Dandeneau & Mark W. Baldwin
McGill University, Montreal (QC), Canada
TRAINING AND MEASURING THE INHIBITION OF NEGATIVE SOCIAL FEEDBACK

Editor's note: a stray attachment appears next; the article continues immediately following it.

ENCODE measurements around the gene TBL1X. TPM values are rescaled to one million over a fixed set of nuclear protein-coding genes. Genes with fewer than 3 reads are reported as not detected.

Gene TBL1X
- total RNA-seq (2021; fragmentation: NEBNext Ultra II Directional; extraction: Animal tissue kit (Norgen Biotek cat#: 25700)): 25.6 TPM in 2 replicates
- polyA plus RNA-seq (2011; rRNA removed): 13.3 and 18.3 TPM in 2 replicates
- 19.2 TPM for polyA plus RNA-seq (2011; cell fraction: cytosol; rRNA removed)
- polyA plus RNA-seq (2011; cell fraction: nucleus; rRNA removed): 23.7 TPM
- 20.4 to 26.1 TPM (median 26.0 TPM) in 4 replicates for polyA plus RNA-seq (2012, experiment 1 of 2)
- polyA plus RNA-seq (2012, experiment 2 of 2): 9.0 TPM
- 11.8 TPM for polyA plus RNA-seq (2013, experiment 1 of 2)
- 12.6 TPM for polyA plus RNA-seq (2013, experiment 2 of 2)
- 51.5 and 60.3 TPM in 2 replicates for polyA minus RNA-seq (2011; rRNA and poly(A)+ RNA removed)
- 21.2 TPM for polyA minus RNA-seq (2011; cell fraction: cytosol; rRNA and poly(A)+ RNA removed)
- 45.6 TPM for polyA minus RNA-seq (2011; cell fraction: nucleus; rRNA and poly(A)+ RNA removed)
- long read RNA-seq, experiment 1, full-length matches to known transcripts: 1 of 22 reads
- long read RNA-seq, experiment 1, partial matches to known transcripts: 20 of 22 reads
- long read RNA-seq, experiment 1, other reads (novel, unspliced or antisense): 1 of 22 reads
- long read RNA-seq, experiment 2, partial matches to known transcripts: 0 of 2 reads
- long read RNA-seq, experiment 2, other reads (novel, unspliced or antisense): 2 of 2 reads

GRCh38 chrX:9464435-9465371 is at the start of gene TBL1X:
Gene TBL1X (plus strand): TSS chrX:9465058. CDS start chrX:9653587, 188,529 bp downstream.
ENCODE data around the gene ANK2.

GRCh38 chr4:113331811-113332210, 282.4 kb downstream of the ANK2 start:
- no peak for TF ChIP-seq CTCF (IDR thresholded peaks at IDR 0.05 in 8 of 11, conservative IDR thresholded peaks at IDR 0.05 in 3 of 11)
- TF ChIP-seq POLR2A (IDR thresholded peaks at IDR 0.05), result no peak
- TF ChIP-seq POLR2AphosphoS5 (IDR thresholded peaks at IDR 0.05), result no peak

The social construction of self-esteem has recently been studied using social cognitive models and methods. One approach examines the cognitive activation and inhibition of information relating to social feedback. The current research represents an initial step toward examining tendencies toward the inhibition of negative social evaluative information, using an emotional Stroop task as a measure of information processing. At the same time as developing this social cognitive dependent measure of inhibition, we also asked whether people can learn, through a brief training task, to inhibit negative social feedback. The training task involved identifying, over 112 trials, the smiling/approving face in a 4 x 4 matrix of frowning faces. The control condition involved identifying the 5-petaled flower in a matrix of 7-petaled flowers. Following the training task, participants were administered an emotional Stroop task (using rejection, acceptance, and neutral words) as a measure of inhibition of negative social information. The results suggest that our Stroop measure adequately assessed the accessibility of acceptance and rejection content. Results also demonstrate that people can be trained, through a brief experimental task, to inhibit negative social feedback. The application of this initial research involves examining people's chronic tendencies to activate or inhibit various kinds of social feedback.